So far, this includes making sure that the veteran players have the right type of liquid refreshments for flights.
“I just try to be a good rookie,” said Whitlock. “Everyone has a role to play on the team. I told [bench coach] Will [Venable] when I first showed up, ‘Shoot, I will be the janitor on this team if it means I get to be in the big leagues.’ Whatever the job is that I can do to possibly help the team out, that’s what I’m glad to be doing.”
While his team-first attitude has been refreshing, the work that Whitlock has been doing from the mound is what has set him apart the most.
In the 24-year-old’s first six career appearances entering Friday night’s game in Arlington against the Rangers, he didn’t allow a run while waking two and striking out 18 over 13 1/3 innings.
The fact that the Red Sox got Whitlock from the Yankees -- who didn’t protect him back in December -- makes the entire thing more delicious for Boston fans.
“I’m just glad to be here. Whatever anyone else wants to think about me, that’s fine, but I love the group of guys that I’m around,” Whitlock said. “I love the staff that we’ve got, so I’m thankful to be here.”
Whitlock underwent Tommy John surgery in 2019, which likely played a role in the Yankees not transferring him to their 40-man roster in December. He had never pitched above Double-A before his debut with the Red Sox this season.
Though recovery from surgery is likely what cast enough doubt for Yankees decision-makers to put him up for grabs, Whitlock actually thinks it was the catalyst for turning his career around.
“Before TJ, I was in a bad spot mentally. I was angry at myself for not performing better and stuff like that. That’s why I say Tommy John saved my life,” Whitlock said. “It gave me a chance to realize my relationship with Jesus, my relationship with God is the most important thing for me. It gave me a chance to step back and really look closely at that stuff and give me a whole new appreciation for the game.”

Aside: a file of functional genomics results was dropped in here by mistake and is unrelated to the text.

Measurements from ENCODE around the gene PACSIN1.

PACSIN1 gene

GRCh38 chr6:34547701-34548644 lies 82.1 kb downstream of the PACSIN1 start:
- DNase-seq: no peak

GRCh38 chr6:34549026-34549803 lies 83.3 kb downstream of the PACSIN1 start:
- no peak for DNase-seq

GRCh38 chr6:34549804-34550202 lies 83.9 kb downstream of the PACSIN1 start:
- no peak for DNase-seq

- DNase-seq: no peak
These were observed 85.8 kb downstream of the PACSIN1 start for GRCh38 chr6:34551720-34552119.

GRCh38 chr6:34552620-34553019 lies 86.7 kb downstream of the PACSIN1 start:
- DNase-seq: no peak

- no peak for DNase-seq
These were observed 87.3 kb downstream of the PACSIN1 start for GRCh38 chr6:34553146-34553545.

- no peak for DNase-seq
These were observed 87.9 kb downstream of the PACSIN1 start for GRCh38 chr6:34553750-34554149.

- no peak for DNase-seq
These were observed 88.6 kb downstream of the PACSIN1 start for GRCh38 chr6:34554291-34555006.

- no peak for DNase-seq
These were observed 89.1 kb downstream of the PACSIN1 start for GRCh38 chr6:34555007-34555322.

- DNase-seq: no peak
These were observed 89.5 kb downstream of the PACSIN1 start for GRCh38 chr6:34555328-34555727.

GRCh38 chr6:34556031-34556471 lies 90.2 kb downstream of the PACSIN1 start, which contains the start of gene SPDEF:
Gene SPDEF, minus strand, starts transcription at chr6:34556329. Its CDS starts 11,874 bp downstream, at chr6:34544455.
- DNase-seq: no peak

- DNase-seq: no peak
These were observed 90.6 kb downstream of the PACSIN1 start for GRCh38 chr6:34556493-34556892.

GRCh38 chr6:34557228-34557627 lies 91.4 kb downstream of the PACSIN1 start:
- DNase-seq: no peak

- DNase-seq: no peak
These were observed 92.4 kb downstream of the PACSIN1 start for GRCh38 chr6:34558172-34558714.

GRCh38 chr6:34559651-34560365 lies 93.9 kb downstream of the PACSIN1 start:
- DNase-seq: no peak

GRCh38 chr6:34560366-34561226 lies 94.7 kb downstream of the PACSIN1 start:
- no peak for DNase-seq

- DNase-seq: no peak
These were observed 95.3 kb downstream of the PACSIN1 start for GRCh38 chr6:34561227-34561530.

Faith is a big part of who Whitlock is.
“At the very beginning of the year -- my church back home in Birmingham, [Ala.,] Church of the Highlands, we did 21 days of prayer,” said Whitlock. “My whole thought process during that time of prayer, I told God, I said, ‘If I can’t stay humble, don’t let me have it.’ Because I’m not out here for me. This is a team sport. That's what this is all about. It was bad for me before when I was in Double-A with the Yankees, and I was like, 'Man, why am I not doing this? Why am I not doing this?' And it was just kind of a wakeup call.”
Whitlock gained better perspective on how lucky he is to wear a baseball uniform.
“Kids all over the world would kill to be in your position right now. Just enjoy that. We’re here in Arlington right now, I just go out and look at the stadium and I’m just so thankful for every aspect of this [situation] that we’re in,” Whitlock said. “Whether I go out there and give up 10 -- yeah, I don’t want to do that for my team, but if I go out there and give up 10 or I go out there and I give up zero, I’m still so fortunate to be in this game. That’s all I’m focused on.”
It will be interesting to see if Whitlock’s current role of middle and long reliever evolves back into his natural role of starting.
“Whatever they tell me to do, that’s what I want to do. It’s a team sport,” said Whitlock. “It takes starters, it takes relievers, it takes position players, it takes everyone. Whatever they ask me to do, I’m perfectly comfortable with doing that.”
Cora sticking with Kiké at top
As Kiké Hernández got a night of rest Friday, manager Alex Cora didn’t seem to be giving any thought of taking the veteran out of the leadoff spot.
Hernández is slashing .230/.271/.400 with six doubles, three homers and eight RBIs through his first 25 games.
“No, we’re good,” Cora said, when asked of a potential lineup switch. “One of the things that he needs to do is actually get on base against lefties. This is something that we’ve talked about, and the last few days, he’s done a good job not swinging at bad pitches. But they haven’t been called bad pitches, so we like the fact that he’s controlling a little bit of the strike zone. He went the other way in New York.
“Just keep pushing. We saw it in Spring Training; he was able to hit line drives and control the strike zone. Right now it’s been on and off, but we feel comfortable with that.”
Cora noted that part of the reason that Hernández is batting first is for overall lineup balance.
“This is more than Enrique,” said Cora. “I think keeping those two lefties [Alex Verdugo and Rafael Devers] split up, it works to our benefit,” said Cora. “We saw it in Minnesota in certain decisions they made and we’ve seen it throughout the first month -- when to bring in a lefty for Alex when you have those two guys behind him.
"We’ll keep pushing, we’ll keep putting pressure on him [to improve].”